Morningside Heights Historic District Committee

Preserving, Celebrating, and Discovering the Story of our Community

Phase II Historic District Effort for Morningside Heights


Morningside Heights Historic District Extension — Sixty-two properties roughly bounded by West 114th Street to the north, Amsterdam Avenue to the east, West 112th Street to the south, and Broadway to the west reflects two successive waves of speculative development: single-family dwelling construction and multi-family dwelling construction;

Amsterdam Avenue-Morningside Drive South — Thirteen properties roughly bounded by West 116th Street to the north, Morningside Drive to the east, West 115th Street to the south, and Amsterdam Avenue to the west reflects a variety of speculative, mostly mid- rise, multi-family dwellings;

Amsterdam Avenue-Morningside Drive North — Eighteen properties roughly bounded by Morningside Drive to the north and east, West 118th Street to the south, and Amsterdam Avenue to the west reflects a variety of speculative multi-family dwellings that encompass mid- and high-rise buildings;

Broadway-Amsterdam Avenue — Forty properties roughly bounded by West 123rd Street to the north, Amsterdam Avenue to the east, West 121st Street to the south, and Broadway to the west reflects a district of predominantly working-class, multi-family dwellings, along with a small concentration of middle-class, multi-family dwellings, and a discreet religious complex;

Riverside Drive-Claremont Avenue — Twenty-three properties roughly bounded by Tiemann Place to the north, Claremont Avenue to the east, West 122nd Street to the south, and Riverside Drive to the west reflects a host of predominantly working-class, multi- family dwellings, along with a moderate concentration of middle-class, multi-family dwellings; and

The process of designating an historic district starts when the Landmarks Preservation Commission (LPC) begins to consider an area worthy of special protection. However, rarely does the designation of a neighborhood happen without substantial community involvement.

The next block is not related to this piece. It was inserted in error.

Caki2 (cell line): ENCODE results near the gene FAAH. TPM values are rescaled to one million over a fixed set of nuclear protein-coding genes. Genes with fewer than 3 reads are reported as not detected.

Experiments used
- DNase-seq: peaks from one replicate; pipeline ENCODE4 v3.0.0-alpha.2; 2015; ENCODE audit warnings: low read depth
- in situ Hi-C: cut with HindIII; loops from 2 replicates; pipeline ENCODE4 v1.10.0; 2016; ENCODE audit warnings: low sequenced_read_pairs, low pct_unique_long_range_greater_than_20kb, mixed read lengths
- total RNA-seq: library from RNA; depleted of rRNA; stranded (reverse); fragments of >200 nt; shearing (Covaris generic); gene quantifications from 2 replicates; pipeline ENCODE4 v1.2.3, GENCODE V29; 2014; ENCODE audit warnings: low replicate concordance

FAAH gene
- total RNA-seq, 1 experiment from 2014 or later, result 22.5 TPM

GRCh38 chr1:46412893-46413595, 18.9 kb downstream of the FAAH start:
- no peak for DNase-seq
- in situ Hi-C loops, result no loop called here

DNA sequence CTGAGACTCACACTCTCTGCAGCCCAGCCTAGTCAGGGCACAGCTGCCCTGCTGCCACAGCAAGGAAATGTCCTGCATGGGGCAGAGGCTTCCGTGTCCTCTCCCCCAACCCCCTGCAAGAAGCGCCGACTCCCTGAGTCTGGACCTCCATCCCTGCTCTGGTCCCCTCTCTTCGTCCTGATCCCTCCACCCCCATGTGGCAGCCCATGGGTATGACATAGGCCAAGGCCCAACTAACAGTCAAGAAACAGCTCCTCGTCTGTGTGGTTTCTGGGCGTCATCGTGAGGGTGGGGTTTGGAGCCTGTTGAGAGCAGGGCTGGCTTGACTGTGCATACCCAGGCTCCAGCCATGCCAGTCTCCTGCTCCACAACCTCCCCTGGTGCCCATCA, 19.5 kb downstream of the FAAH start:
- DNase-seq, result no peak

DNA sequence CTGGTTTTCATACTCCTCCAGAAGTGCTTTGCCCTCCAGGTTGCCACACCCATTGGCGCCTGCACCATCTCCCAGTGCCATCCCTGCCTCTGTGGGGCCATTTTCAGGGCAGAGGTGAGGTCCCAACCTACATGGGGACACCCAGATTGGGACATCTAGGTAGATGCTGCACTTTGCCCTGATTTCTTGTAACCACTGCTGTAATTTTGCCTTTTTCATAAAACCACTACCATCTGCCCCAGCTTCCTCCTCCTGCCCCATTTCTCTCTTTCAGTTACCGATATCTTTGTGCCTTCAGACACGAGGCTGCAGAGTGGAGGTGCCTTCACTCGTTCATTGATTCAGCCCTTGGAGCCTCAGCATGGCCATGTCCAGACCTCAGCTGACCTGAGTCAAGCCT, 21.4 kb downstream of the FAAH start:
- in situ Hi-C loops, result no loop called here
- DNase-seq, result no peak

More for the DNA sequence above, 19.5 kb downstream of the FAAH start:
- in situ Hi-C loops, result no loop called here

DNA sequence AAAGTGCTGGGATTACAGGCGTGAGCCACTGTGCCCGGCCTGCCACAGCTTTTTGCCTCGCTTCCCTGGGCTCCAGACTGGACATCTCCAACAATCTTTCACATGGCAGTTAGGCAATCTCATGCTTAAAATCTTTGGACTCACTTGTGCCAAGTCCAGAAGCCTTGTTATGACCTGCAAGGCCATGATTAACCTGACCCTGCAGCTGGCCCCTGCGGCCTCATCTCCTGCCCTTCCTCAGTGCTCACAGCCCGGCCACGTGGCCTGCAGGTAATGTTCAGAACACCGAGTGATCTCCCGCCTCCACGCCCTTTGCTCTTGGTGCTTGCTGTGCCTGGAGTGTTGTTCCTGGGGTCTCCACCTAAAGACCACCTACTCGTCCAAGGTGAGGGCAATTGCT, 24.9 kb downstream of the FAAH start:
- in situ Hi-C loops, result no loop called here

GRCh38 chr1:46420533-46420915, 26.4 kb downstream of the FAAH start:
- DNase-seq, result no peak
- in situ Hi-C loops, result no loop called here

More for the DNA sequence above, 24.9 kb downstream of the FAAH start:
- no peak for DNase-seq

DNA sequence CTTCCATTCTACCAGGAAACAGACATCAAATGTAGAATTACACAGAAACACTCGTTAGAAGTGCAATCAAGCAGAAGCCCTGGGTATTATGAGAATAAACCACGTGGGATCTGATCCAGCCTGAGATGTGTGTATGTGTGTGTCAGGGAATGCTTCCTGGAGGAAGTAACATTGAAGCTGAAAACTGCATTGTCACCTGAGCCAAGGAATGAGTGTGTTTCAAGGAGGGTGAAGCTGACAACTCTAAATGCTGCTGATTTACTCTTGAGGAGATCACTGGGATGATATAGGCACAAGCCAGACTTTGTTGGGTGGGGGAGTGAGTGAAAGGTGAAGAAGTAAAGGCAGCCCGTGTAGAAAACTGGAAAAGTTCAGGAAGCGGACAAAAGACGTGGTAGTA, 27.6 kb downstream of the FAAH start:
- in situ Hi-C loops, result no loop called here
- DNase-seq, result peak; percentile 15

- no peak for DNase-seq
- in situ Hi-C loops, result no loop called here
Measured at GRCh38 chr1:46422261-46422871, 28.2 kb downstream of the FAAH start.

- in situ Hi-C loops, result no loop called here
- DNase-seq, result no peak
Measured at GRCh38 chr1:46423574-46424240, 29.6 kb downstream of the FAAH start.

MHHDC is clear that more of our neighborhood needs to be protected. The current Morningside Heights Historic District covers less than half of our community. We have submitted a Request for Evaluation to the NYC Landmarks Preservation Commission and are following up with their leaders and with local elected officials to advance the process. You can see the areas we have proposed here.

Here are the steps involved:

• When the public, a community member, or a group wishes an area or property to be considered for designation, a Request for Evaluation(RFE) must be submitted to the LPC.

• The LPC reviews the RFE, makes site visits, does further research and decides if a district is worthy of further consideration. The community can also make known to the LPC that there is strong support for this designation in the form of letters, phone calls or e-mails to the Commission. It is also recommended that community members meet with the LPC chair and staff to tour the neighborhood.

• Once the LPC decides that an area is worthy of further consideration, “calendaring” is the first official step in the designation process. Calendaring is the action of establishing that an item will be scheduled for a Public Hearing. This is also when boundaries of the potential district are proposed by the LPC.

•The Public Hearing is the opportunity for members of the community, elected officials and interested parties to give testimony for or against the designation of the proposed district. Sometime after the Public Hearing (in most cases), the LPC will take a vote on the district. If the vote is favorable, a Designation Report is issued and the new historic district is now protected.

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